Zhang Bistro serves Chinese and Thai dishes in the French Quarter – NOLA.com

Lily Rueangnuy, Song He, Wei Li, Ashley Li and Somsak Netrkaitmaneeto serve Chinese and Thai dishes at Zhang Bistro.

Lily Rueangnuy, Song He, Wei Li, Ashley Li and Somsak Netrkaitmaneeto serve Chinese and Thai dishes at Zhang Bistro.
Although China doesn’t border Thailand on a map, the countries’ cuisines are side by side on the menu at Zhang Bistro, reflecting the culinary heritage of the restaurant’s owners and chefs.
The stylish bistro, which opened in July where Angeli on Decatur used to be, is co-owned by Peter Zhang and his fiancé, Ashley Li, who both hail from China, and their partner Lily Rueangnuy, who was born in southern Thailand. Rueangnuy came to New Orleans a decade ago for college. Zhang is a seasoned restaurateur who co-owns Geisha Sushi Bistro, Royal Sushi & Bar and Haiku Sushi. Rueangnuy met him working as a server, and the two became friends.
“Peter became like my family,” Rueangnuy says. She lived in China for four years and speaks Mandarin. As she cycled through various restaurant jobs, Rueangnuy dreamt of having her own place. “Peter said to me one, day, ‘Why don’t we open a place together?’” Zhang had looked at the space on Decatur six years ago, but it wasn’t available. That changed with the pandemic and Zhang leased the space, which was in need of renovation.
From the beginning, the partners wanted the kitchen divided into two cooking stations, one for Chinese chefs Song He and Wei Li, who are Ashley Li’s mother and father, and one for chef Somsak Netrkaitmaneeto, an experienced Thai chef and Rueangnuy’s family friend. The shared menu pays homage to both types of cuisine.
Wei Li was trained as a chef in China, and the family came to the U.S. 24 years ago. They settled in Memphis, and the couple cooked at the well-regarded Mulan Asian Bistro. Ashley Li, an experienced bartender and beverage director, moved to New Orleans after meeting Zhang.
“I told my parents we need them in our new restaurant, so they moved here to cook for us,” she says. “They wanted to be close to their grandchild, too.” The couple recently had a daughter.
Wei Li’s prowess at the wok is readily apparent. Experienced in various regional Chinese cuisines, he recently traveled in the province of Sichuan, a journey that informs an entree called “hot wok,” a sizzling dish of onion, green pepper, cauliflower, jalapeno and garlic tossed with spicy brown sauce and served with a choice of chicken, beef, shrimp or a combination of all three.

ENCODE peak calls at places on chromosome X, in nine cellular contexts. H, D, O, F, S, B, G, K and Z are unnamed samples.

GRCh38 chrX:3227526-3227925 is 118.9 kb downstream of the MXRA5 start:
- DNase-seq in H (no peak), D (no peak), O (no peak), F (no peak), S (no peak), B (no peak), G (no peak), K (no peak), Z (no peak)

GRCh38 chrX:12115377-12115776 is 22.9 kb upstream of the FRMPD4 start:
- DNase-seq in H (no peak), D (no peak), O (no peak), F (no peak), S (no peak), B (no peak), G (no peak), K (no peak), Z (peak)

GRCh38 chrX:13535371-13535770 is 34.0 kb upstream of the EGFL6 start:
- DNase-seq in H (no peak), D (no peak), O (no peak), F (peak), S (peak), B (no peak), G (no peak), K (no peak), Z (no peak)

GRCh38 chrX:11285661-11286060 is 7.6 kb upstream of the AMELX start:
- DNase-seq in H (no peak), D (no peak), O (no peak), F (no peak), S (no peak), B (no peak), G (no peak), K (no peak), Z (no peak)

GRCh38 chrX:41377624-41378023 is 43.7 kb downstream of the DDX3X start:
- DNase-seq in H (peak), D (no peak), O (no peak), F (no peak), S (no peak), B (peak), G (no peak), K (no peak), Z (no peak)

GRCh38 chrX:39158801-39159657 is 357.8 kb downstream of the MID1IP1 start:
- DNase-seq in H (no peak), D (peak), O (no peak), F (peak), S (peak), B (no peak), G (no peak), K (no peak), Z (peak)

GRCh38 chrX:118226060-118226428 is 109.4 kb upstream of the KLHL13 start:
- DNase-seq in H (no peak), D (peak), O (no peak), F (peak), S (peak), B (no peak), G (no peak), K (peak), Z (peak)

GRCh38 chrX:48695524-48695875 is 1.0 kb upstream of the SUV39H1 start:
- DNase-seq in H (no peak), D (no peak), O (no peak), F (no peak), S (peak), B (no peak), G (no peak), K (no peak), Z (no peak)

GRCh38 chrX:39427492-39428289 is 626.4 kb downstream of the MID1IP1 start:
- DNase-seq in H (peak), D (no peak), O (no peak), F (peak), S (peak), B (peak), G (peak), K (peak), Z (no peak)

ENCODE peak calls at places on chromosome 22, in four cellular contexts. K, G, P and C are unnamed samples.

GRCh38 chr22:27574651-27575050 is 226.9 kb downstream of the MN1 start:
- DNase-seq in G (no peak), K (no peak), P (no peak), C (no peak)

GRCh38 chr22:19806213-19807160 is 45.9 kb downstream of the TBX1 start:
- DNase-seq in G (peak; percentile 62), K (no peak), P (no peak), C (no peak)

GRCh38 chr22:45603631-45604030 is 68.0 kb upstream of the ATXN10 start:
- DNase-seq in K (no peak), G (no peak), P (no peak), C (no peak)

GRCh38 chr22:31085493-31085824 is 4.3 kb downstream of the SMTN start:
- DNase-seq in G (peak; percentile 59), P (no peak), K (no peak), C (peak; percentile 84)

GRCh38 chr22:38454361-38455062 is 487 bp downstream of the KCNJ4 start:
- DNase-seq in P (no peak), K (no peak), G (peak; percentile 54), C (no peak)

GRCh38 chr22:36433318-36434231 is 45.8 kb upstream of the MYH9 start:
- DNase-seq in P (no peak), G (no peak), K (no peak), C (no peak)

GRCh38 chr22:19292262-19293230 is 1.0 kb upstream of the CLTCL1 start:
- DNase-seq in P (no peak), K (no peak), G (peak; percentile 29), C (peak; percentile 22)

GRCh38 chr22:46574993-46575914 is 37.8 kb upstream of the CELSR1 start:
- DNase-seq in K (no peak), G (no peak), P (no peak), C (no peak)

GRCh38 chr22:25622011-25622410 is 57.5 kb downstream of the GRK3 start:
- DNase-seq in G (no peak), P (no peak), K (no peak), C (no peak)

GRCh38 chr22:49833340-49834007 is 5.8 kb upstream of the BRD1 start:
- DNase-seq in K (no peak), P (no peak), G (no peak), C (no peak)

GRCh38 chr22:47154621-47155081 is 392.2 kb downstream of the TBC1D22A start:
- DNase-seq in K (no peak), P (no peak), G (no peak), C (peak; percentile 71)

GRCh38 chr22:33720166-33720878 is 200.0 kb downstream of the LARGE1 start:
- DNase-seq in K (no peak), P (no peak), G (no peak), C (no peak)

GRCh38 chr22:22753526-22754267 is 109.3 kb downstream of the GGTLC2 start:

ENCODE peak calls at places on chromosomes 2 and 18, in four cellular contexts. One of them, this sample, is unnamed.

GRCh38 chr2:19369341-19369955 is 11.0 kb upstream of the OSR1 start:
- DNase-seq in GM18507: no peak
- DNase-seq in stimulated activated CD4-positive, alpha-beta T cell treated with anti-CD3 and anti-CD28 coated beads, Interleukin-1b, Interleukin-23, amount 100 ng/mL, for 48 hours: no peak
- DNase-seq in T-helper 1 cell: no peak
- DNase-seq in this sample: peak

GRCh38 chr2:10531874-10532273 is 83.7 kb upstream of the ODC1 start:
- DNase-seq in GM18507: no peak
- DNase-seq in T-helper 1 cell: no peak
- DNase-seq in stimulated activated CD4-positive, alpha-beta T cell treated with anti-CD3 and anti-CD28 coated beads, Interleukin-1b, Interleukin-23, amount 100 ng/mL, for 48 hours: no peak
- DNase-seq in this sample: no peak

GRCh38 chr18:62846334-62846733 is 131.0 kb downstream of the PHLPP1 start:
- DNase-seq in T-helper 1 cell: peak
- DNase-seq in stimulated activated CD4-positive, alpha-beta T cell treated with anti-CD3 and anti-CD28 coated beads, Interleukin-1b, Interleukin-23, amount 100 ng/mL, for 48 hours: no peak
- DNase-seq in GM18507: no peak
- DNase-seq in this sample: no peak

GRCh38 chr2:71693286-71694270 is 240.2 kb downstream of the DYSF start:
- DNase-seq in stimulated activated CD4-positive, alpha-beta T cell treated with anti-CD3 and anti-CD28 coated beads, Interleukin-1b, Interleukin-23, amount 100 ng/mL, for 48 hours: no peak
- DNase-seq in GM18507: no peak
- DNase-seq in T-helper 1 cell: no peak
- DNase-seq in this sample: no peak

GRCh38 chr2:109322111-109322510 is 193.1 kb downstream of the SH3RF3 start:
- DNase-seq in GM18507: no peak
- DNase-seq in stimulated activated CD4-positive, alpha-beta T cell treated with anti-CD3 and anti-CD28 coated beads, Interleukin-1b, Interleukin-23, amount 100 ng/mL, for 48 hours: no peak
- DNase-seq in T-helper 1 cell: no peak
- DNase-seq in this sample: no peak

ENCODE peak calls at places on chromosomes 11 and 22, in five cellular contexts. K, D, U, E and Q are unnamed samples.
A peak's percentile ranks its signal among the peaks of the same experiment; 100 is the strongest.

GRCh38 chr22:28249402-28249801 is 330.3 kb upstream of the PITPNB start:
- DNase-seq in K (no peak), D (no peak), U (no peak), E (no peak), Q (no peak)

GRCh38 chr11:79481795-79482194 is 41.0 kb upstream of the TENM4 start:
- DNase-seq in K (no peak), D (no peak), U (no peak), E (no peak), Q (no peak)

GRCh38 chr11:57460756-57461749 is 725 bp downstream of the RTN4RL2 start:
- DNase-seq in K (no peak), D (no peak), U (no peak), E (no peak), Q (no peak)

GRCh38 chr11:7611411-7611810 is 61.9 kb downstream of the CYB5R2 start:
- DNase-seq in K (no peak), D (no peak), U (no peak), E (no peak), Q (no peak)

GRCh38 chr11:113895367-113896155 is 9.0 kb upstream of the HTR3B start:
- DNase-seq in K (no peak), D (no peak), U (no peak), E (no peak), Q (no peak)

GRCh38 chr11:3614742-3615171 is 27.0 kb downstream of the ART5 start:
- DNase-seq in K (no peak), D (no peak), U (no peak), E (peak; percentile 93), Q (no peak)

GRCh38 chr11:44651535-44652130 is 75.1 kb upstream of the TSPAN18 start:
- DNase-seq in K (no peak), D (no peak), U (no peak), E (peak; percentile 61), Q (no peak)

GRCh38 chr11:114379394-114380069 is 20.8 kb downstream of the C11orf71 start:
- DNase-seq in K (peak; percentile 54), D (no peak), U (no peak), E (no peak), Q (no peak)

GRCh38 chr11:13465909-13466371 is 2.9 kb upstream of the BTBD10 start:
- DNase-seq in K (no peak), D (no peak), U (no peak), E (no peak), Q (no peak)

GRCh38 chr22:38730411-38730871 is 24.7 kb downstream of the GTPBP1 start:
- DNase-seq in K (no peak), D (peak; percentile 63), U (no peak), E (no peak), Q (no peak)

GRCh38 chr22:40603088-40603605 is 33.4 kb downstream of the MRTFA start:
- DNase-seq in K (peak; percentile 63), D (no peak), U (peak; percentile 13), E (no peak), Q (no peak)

Peking duck, which isn’t a common dish in New Orleans, is made from a Li family recipe. It’s marinated for 24 hours and then slow roasted, delivering tender morsels of duck and strips of crisp lacquered skin, served with house-made buns, scallions, house-made duck sauce and hoisin. The $45 duck is plenty for two people, or for a sample, there’s a single portion for $13. The Chinese entrees on the menu are grouped as classics and signatures — the duck is a signature while classics include kung pao chicken.
For soups, there are shrimp wonton and shrimp tom yum, and fried rice is available in both a traditional Chinese version and a spicy Thai version with chili and Thai basil.
Netrkaitmaneeto, who spent years cooking at Sukhothai in New Orleans, delivers plenty of heat in classics like red and green curry and Thai-style barbecue shrimp with bok choy in curry sauce. Rueangnuy helps out in the kitchen, practicing culinary skills she learned from her mother while growing up. Drunken noodles, called pad kee mao in Thai, is one of her specialties. Wide flat noodles are stir-fried with vegetables and a choice of protein.
“They are as popular as pad thai in Thailand,” she says. All dishes can be adjusted from mild to spicy heat levels.
Ashley Li created the restaurant’s cocktail list, which features New Orleans classics and drinks like the cucumber-basil smash — a shake of cucumber vodka, freshly squeezed cucumber juice, basil leaves, lime and agave.
The space is modern and inviting, with exposed brick walls, a mix of banquettes and wooden tables and chairs, and a long side bar.
The restaurant is adding a new menu with $12 lunch specials and a happy hour to entice customers inside. Zhang Bistro doesn’t have outside tables, but the dining room is airy, and the tables are well spaced.
Ruenangnuy is energized despite the pandemic.
“My fiance and I bought a house in Mid-City,” she says. “We spent more time together and are planning a wedding. And thanks to Mr. Zhang and Ashley, I am co-owner of this restaurant. With his deep experience in the restaurant business to guide me, I’m sure we are going to make it work.”
What
Zhang Bistro
1141 Decatur St., (504) 826-8888
Lunch and dinner daily
Dine-in and takeout
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What
Zhang Bistro
Where
1141 Decatur St., (504) 826-8888; zhangbistronola.com
When
Lunch and dinner daily
How
Dine-in and takeout
Check it out
Traditional and original Chinese and Thai dishes
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